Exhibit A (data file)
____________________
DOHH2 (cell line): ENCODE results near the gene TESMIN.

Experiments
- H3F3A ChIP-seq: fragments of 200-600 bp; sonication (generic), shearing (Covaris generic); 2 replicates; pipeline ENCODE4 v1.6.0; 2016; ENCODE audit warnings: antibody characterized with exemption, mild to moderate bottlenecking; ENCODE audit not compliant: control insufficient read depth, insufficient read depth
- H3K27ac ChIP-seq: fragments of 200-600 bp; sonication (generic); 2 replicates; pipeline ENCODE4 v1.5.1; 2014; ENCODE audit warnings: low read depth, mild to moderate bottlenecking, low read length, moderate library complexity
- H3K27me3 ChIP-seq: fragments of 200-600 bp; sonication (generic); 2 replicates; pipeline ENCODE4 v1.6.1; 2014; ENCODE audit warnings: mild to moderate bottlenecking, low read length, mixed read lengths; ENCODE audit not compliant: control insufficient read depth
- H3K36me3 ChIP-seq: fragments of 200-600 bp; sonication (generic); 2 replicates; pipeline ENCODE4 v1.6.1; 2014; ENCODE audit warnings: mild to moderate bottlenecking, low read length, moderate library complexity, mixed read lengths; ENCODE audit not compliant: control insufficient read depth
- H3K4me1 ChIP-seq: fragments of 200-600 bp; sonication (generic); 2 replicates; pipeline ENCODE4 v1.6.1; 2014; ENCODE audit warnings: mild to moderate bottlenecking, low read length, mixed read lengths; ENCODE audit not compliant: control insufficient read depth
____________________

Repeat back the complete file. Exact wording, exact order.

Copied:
DOHH2 (cell line): ENCODE results near the gene TESMIN.

Experiments
- H3F3A ChIP-seq: fragments of 200-600 bp; sonication (generic), shearing (Covaris generic); 2 replicates; pipeline ENCODE4 v1.6.0; 2016; ENCODE audit warnings: antibody characterized with exemption, mild to moderate bottlenecking; ENCODE audit not compliant: control insufficient read depth, insufficient read depth
- H3K27ac ChIP-seq: fragments of 200-600 bp; sonication (generic); 2 replicates; pipeline ENCODE4 v1.5.1; 2014; ENCODE audit warnings: low read depth, mild to moderate bottlenecking, low read length, moderate library complexity
- H3K27me3 ChIP-seq: fragments of 200-600 bp; sonication (generic); 2 replicates; pipeline ENCODE4 v1.6.1; 2014; ENCODE audit warnings: mild to moderate bottlenecking, low read length, mixed read lengths; ENCODE audit not compliant: control insufficient read depth
- H3K36me3 ChIP-seq: fragments of 200-600 bp; sonication (generic); 2 replicates; pipeline ENCODE4 v1.6.1; 2014; ENCODE audit warnings: mild to moderate bottlenecking, low read length, moderate library complexity, mixed read lengths; ENCODE audit not compliant: control insufficient read depth
- H3K4me1 ChIP-seq: fragments of 200-600 bp; sonication (generic); 2 replicates; pipeline ENCODE4 v1.6.1; 2014; ENCODE audit warnings: mild to moderate bottlenecking, low read length, mixed read lengths; ENCODE audit not compliant: control insufficient read depth